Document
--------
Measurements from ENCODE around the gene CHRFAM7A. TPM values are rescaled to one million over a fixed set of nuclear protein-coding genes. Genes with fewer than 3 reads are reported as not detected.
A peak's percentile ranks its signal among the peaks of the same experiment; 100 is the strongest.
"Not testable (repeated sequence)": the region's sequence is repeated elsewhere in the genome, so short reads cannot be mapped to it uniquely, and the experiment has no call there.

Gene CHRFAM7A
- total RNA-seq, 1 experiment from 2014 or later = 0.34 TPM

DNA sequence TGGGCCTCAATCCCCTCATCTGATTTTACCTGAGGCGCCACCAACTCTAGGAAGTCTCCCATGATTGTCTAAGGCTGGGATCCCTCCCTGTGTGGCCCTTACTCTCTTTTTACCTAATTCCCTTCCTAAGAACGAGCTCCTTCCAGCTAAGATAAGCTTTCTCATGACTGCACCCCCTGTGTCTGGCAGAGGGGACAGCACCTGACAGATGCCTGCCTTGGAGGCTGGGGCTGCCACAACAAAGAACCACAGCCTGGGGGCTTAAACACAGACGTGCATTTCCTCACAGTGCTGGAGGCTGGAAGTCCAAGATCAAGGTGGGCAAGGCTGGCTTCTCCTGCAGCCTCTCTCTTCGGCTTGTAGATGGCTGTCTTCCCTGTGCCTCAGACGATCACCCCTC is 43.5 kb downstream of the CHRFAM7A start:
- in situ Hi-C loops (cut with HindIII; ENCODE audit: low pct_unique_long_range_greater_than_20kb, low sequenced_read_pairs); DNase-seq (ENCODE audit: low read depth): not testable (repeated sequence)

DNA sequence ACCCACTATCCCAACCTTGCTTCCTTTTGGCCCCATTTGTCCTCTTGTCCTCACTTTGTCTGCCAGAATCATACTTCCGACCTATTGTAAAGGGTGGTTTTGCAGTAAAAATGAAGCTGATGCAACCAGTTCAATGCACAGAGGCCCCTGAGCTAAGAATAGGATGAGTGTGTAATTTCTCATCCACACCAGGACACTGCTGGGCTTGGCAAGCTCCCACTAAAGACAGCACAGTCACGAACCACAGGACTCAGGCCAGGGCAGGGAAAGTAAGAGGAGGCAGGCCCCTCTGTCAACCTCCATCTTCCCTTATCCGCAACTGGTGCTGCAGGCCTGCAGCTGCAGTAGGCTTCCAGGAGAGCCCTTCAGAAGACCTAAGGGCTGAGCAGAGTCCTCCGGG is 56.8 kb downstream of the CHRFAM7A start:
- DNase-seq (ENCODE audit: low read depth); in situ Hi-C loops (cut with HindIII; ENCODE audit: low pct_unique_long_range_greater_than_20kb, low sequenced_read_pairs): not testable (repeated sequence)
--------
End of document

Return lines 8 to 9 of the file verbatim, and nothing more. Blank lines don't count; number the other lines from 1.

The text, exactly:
DNA sequence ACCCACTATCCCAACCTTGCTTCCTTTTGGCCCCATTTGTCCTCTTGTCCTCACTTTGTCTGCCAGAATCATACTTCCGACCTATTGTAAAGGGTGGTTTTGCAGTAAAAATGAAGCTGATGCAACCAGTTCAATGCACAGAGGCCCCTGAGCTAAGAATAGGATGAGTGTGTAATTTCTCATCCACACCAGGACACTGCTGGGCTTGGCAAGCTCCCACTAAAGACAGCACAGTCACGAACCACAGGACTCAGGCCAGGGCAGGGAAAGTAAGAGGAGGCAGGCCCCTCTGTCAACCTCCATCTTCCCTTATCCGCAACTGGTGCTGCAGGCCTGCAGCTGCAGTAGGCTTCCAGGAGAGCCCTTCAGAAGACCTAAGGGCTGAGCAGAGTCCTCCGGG is 56.8 kb downstream of the CHRFAM7A start:
- DNase-seq (ENCODE audit: low read depth); in situ Hi-C loops (cut with HindIII; ENCODE audit: low pct_unique_long_range_greater_than_20kb, low sequenced_read_pairs): not testable (repeated sequence)